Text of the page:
(AKA SwitchTech) This is an updated version of Debussy’s Reverie I sequenced (entered the notes one at a time, using a mouse and a MIDI Sequencer) back in 1992. This version was updated to take advantage of the voices in my Yamaha MX49 keyboard and the Cakewalk by Bandlab DAW. I used the voices which on an MX are also from a Yamaha Motif synth: Stereo Harp, Octave Strings, DX Celesta, Mystic Trance, and Concert Piano. I haven’t yet composed any of my own music, so this is the best I have at the moment. You have my permission to use it on your Wednesday show – and if for some odd reason you want to add it to the RadioSpiral Library, I can fill out the appropriate documents. It isn’t all that original, other than this is my arrangement but very closely following the Public Domain work that Debussy created in 1890.
In 1992 I had recently purchased a Yamaha PSR-500 portable keyboard (61 Velocity Sensitive keys and MIDI IN/OUT ports). It did not use the “General MIDI” voice set, so when I uploaded the MIDI file I’d created to the Delphi Online service I had to manually remap the four tracks to the GM voicings, and couldn’t test it! I liked my version on the PSR-500 and hoped the GM version was nice too. Cycle forward a few years (27 or so!!), I updated the MIDI file to use the Motif/MX Voices. I then recorded the audio to six tracks using those voices listed above (I used Concert Piano on two tracks) from the MX49 that I have – and then bounced the audio to stereo for the MP3.
Perhaps my next project will be my own composition.
I use Cakewalk SONAR Platinum when I’m working on music not related to Playground Sessions. If you’ve heard of SONAR before, you might have heard that Gibson Brands, the parent company, closed it down. A new company, BandLab purchased the intellectual property and is planning to bring it back. Their announcement is here.
Now that BandLab has released an Early Version of their replacement for SONAR, called Cakewalk by BandLab, I very well may be using that instead. I’ll have both installed for a while. The extras that come with SONAR work in the new Cakewalk by Bandlab – which does not come with the extras.”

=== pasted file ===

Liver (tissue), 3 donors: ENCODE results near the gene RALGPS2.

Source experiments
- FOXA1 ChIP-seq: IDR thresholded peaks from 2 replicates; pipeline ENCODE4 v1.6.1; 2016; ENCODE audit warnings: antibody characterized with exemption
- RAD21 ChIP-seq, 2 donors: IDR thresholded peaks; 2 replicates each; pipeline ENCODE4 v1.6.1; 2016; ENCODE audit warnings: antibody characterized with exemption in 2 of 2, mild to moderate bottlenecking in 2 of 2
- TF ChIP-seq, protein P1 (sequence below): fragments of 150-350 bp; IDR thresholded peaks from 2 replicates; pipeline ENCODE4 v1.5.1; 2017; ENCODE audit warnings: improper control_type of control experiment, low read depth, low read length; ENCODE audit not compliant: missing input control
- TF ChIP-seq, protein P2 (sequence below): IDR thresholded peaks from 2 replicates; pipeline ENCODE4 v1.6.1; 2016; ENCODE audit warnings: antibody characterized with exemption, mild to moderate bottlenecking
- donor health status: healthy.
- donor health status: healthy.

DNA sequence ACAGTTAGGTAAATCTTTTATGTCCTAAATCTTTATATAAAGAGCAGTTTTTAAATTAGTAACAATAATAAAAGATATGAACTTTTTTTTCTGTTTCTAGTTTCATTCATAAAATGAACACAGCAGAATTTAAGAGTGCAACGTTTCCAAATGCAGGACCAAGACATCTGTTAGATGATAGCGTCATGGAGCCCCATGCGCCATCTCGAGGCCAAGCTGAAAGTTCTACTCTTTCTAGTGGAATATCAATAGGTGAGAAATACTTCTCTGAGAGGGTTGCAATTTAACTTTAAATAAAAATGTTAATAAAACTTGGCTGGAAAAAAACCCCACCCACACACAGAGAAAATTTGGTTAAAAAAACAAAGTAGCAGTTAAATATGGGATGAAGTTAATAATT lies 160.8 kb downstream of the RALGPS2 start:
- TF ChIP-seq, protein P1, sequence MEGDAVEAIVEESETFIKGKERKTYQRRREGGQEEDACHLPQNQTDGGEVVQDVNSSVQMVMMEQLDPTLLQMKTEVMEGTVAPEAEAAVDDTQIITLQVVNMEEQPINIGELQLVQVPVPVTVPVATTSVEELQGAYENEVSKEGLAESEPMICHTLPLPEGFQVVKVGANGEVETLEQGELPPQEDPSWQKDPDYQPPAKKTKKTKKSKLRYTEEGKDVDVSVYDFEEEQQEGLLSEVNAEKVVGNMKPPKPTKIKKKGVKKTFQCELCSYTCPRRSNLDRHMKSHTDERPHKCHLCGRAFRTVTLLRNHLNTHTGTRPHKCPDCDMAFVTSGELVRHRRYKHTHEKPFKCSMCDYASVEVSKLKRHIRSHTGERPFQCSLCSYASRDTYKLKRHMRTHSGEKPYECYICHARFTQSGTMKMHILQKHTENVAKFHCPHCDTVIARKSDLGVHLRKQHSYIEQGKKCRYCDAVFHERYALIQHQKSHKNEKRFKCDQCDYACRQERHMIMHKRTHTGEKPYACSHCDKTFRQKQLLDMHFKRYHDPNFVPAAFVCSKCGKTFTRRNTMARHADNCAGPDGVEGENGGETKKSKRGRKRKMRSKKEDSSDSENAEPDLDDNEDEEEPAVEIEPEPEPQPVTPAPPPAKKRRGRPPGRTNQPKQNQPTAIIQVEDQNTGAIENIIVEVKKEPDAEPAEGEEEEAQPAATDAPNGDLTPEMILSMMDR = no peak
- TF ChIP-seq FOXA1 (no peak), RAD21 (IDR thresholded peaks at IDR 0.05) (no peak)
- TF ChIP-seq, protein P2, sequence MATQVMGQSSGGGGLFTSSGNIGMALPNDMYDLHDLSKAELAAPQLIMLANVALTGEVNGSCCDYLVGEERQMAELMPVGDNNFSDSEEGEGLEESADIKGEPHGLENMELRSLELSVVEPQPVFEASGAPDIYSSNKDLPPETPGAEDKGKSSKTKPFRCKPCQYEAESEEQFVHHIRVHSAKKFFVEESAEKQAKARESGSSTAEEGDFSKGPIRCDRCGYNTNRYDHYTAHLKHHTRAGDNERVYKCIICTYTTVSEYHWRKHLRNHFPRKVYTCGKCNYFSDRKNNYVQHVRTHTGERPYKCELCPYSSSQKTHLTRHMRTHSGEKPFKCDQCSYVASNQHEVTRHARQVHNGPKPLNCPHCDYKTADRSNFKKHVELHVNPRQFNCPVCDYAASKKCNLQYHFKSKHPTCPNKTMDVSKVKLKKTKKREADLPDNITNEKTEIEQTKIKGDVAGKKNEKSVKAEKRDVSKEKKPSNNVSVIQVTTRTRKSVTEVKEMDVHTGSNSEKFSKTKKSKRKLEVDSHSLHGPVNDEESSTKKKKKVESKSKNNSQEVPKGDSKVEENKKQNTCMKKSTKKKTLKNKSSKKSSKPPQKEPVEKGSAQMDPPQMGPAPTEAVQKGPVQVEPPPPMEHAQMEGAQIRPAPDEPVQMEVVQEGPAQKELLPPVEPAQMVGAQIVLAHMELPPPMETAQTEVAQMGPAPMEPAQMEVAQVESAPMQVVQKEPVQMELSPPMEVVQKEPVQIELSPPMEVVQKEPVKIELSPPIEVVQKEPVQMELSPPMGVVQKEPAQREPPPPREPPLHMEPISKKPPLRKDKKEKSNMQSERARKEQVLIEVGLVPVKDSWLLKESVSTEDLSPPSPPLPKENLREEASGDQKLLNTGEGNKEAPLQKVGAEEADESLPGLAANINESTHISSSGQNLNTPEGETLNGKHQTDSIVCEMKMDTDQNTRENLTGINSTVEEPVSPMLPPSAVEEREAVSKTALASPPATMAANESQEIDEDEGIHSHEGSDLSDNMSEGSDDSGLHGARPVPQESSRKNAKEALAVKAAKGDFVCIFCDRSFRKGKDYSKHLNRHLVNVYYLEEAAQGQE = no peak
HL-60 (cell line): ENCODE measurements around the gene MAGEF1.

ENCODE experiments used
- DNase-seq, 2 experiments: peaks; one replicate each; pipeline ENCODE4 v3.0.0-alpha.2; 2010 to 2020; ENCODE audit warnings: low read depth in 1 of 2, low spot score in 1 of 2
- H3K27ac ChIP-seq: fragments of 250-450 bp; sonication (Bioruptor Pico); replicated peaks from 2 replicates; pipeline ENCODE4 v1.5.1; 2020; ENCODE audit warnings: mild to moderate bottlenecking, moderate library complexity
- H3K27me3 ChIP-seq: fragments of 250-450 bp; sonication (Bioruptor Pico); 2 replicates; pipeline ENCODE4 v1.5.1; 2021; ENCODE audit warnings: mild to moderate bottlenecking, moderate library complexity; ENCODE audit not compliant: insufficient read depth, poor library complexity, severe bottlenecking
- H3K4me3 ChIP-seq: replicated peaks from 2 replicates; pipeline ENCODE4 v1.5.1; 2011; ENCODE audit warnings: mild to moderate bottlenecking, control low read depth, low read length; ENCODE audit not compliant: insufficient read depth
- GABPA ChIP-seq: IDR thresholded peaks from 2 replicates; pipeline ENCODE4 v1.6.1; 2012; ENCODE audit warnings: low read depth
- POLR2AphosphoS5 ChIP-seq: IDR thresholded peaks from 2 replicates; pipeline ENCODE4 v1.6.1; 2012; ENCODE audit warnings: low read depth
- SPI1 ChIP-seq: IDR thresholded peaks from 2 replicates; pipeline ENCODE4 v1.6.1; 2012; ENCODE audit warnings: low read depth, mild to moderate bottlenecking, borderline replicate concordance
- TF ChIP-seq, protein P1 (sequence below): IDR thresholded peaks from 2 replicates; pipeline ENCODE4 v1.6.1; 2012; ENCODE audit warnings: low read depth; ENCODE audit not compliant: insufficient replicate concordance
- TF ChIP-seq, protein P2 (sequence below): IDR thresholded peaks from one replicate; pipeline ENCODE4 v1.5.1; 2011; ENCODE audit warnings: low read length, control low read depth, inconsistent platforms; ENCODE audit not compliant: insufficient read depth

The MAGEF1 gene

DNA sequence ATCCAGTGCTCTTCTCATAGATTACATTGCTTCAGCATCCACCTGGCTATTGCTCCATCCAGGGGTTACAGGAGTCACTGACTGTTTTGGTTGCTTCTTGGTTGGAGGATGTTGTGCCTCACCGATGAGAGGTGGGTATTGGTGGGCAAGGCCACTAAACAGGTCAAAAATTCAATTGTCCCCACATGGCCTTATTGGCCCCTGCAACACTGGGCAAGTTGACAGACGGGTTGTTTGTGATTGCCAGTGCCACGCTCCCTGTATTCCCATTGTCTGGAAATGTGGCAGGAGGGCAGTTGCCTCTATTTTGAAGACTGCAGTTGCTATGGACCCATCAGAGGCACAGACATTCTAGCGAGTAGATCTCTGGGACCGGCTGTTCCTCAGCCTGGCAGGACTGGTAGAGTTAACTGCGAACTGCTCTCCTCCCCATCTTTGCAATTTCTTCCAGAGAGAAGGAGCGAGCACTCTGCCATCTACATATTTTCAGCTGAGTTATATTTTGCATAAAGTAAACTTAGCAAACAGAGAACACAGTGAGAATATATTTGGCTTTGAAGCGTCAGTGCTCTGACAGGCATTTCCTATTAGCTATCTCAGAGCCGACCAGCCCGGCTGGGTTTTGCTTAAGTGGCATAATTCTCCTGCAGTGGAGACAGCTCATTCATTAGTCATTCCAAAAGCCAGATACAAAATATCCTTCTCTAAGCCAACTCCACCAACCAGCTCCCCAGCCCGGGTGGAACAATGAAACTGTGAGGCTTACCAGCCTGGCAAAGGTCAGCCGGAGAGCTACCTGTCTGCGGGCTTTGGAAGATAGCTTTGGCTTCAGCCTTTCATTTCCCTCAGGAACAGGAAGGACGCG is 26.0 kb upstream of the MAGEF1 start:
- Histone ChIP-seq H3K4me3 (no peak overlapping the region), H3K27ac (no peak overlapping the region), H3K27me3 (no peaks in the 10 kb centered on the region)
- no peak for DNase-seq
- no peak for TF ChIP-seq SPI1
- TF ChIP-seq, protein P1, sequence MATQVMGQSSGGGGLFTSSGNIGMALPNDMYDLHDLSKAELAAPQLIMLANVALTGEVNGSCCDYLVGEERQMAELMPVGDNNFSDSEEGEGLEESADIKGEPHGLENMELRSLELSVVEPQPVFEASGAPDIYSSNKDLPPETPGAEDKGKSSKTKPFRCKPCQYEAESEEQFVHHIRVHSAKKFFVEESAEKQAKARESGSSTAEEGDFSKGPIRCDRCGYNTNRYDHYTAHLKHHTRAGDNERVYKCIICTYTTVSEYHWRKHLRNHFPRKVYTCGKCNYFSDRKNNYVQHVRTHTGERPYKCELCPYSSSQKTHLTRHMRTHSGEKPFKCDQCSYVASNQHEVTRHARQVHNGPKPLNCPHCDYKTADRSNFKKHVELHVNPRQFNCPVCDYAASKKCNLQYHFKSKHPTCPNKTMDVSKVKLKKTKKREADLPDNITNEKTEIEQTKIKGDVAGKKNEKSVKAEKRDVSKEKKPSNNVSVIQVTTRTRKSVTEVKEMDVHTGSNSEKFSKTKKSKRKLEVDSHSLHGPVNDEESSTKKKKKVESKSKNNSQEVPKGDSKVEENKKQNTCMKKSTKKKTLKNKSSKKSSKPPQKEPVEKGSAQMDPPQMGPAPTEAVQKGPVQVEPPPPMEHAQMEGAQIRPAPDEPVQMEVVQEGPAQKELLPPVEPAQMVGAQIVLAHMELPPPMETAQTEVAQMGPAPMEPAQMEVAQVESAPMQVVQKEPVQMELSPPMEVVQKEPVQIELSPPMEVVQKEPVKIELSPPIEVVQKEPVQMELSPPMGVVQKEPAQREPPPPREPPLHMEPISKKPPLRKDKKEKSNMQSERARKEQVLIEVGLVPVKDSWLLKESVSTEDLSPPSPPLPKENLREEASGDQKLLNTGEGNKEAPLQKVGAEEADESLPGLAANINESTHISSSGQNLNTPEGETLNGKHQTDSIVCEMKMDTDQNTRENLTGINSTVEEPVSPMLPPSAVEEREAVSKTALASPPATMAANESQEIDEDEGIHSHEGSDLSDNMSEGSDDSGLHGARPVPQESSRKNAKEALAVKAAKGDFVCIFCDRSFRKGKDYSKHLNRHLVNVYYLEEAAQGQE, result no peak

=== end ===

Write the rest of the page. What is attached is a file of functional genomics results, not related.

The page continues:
In time I will add pages and content to this web site, though I haven’t planned it out that far. I really just wanted a place I can share information and maybe some pictures and other media. I know I could use Facebook for this, and I do to a degree. But Facebook posts get buried in the deluge that is Facebook. Here will be only me. I am unlikely to unleash a deluge!
I have a number of hobbies, Computers, Music, Computer Music, Computer Gaming (mostly Skyrim), Astronomy, and Mustangs (automobiles). Astronomy is on a back burner for now, and I can only afford one Mustang at a time. So Computers and computer stuff take most of my hobby time.
One aspect of music I’d like to share is Electronic Music and making it. I haven’t really made any of my own yet, but I have some tools. VCV rack is a computer based modular synthesizer system that emulates the Modular Synth systems like Eurorack Modular Synths (very customizable synthesis systems). I haven’t made much more than basic sounds with it yet.
One thing that inspired my interest in VCV rack is an internet radio station called RadioSpiral.net. They are an Ambient Music (drone music, space music, etc.) station. They have several live shows each week with hosts that play live, at least some do, and will play songs from the station archive. There are a great number of Ambient Music artists with music in the archive. They have a presence in Second Life so if you have an Avatar you can visit them while they host their shows.
Another aspect of music to share is that I am working on improving playing Piano using Playground Sessions. This is computer based lessons for piano. It really is a great way to learn to play piano. Or to improve your piano playing. It uses interactive features tied to your digital piano, or other electronic MIDI Keyboard, to provide a game like environment. You get points for playing the music, more points for doing it well, and a progress chart you can watch yourself improve. They also offer songs in their growing Music Store for you to learn with their software. They have a strong presence on Facebook in their Playground Sessions Community and a YouTube channel where they provide introductory lessons for many of their songs from the Music Store. Check them out.